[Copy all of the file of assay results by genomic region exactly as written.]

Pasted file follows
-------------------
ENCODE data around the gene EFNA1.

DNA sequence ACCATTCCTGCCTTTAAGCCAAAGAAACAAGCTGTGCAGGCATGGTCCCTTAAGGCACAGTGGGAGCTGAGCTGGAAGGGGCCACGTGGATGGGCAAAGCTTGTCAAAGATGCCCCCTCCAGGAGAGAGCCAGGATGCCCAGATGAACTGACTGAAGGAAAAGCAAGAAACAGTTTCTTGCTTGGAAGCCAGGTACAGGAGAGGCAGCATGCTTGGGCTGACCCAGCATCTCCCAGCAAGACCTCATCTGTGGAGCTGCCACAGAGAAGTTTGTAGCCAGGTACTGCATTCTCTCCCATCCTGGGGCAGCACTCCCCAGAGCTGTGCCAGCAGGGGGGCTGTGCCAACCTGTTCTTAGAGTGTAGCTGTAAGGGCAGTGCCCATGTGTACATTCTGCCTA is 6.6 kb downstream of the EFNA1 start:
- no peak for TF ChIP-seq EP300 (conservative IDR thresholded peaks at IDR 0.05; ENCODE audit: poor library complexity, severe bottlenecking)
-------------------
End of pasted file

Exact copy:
ENCODE data around the gene EFNA1.

DNA sequence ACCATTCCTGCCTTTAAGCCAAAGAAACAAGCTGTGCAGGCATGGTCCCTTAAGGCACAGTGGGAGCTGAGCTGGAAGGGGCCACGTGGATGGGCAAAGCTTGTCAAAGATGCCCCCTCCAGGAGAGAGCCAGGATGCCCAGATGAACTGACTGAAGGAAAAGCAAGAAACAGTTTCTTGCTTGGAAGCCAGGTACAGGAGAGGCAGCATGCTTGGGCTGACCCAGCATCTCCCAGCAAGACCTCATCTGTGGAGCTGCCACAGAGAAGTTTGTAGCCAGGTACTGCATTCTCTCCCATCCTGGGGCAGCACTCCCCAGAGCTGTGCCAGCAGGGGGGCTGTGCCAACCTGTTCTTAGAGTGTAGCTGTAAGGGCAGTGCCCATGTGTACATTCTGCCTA is 6.6 kb downstream of the EFNA1 start:
- no peak for TF ChIP-seq EP300 (conservative IDR thresholded peaks at IDR 0.05; ENCODE audit: poor library complexity, severe bottlenecking)